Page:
Average True Range
Average True Range or ATR was developed by J. Welles Wilder in 1978 to measure the degree of price movement or volatility over a given period and does not provide price trend.
Wilder intended to use ATR (on commodities and can also be used for stocks and indices) so as to account for gaps, limit moves (e.g. The daily price limits for wheat is 30 cents) and small high and low ranges in order to detect the volatility, which represents market noises. High values denote that prices have drastic change during the day; lower values indicate that prices are moving relatively constant. In a nutshell, the higher the ATR is the higher the volatility and the lower the ATR will be, the lower the volatility.
Many traders are using this indicator for setting their stop losses. For example, a speculator has a long position and wants to place a stop loss order. He will use the current 14-day ATR times 0.5 (one has to do some back-testing to find out the desired value) and subtracted the value from his entry price. It means the market would have to surpass the average daily range before he will incur losses.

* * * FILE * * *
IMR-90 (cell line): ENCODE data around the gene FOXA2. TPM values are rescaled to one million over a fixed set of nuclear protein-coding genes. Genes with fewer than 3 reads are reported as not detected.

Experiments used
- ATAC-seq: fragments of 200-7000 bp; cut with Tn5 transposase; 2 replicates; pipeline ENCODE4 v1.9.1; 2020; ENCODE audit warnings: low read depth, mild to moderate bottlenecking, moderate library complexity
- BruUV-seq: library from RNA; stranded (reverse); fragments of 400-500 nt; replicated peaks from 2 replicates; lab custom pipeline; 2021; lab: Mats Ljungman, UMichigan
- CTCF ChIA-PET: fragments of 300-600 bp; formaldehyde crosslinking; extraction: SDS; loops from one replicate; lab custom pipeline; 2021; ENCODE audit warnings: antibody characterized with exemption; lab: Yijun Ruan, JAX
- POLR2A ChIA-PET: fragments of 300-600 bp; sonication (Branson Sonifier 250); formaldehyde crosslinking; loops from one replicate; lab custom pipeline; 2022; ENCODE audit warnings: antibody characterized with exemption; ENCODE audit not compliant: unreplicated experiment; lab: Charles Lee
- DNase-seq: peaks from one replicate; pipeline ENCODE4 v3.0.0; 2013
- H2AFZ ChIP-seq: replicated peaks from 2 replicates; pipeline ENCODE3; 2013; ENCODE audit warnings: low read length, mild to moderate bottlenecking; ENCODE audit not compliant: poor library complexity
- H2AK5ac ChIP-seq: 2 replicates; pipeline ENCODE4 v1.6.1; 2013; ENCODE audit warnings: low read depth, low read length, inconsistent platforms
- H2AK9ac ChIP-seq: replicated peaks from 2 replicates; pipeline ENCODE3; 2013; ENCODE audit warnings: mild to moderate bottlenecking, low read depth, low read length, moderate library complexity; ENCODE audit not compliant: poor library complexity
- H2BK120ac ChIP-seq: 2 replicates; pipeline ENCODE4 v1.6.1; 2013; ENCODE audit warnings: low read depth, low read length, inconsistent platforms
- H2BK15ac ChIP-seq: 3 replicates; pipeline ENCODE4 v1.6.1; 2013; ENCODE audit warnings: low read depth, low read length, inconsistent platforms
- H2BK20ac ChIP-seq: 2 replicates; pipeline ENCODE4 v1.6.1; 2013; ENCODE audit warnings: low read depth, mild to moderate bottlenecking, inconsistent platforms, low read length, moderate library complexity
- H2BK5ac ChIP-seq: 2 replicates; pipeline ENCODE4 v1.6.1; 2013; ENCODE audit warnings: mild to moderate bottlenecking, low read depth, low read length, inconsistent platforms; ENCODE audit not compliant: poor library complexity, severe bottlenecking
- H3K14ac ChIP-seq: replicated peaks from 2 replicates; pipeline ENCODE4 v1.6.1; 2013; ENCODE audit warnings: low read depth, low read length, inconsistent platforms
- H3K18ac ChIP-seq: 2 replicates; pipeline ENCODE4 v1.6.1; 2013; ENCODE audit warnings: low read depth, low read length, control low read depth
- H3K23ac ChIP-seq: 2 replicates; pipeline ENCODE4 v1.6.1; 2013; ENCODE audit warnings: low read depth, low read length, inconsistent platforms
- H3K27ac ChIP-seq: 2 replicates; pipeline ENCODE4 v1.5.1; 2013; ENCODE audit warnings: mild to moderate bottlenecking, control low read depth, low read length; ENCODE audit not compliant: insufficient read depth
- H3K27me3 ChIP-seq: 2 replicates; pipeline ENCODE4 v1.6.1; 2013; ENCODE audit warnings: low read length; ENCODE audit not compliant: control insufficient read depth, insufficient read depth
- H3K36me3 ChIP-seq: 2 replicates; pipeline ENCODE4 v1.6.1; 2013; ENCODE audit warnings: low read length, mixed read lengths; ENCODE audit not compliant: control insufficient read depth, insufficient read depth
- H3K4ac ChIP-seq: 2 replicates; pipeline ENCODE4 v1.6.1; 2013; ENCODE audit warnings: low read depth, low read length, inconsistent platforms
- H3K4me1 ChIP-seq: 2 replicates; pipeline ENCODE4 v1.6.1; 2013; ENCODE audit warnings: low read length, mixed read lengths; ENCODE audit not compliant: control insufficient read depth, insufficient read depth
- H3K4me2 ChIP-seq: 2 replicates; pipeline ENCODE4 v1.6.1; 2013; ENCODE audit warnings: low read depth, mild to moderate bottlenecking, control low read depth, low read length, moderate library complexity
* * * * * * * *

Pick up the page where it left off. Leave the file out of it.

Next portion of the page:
To compute the ATR, Wilder recommended a 14-period smoothing as a default value. The first step is to determine the daily true range or TR by getting the largest difference of the following: (1) the current high less the current low (2) the absolute value of current high less the previous close (3) the absolute of current low less the previous close. The first 14-day ATR is the average of the daily TR in the past 14 days. The second and subsequent 14-day ATR is calculated by multiplying the previous 14-day ATR by 13. Add the product by the most recent TR value and divide it by 14.
S&P 500 Index – Pit
The S&P 500 Index – Pit chart shows extreme levels of the 14-day ATR. High levels of ATR denote high volatility which usually results from a sharp advance or decline. Low levels of ATR indicate quiet trading which forms small trading ranges. It might be the beginning of continuation or reversal move.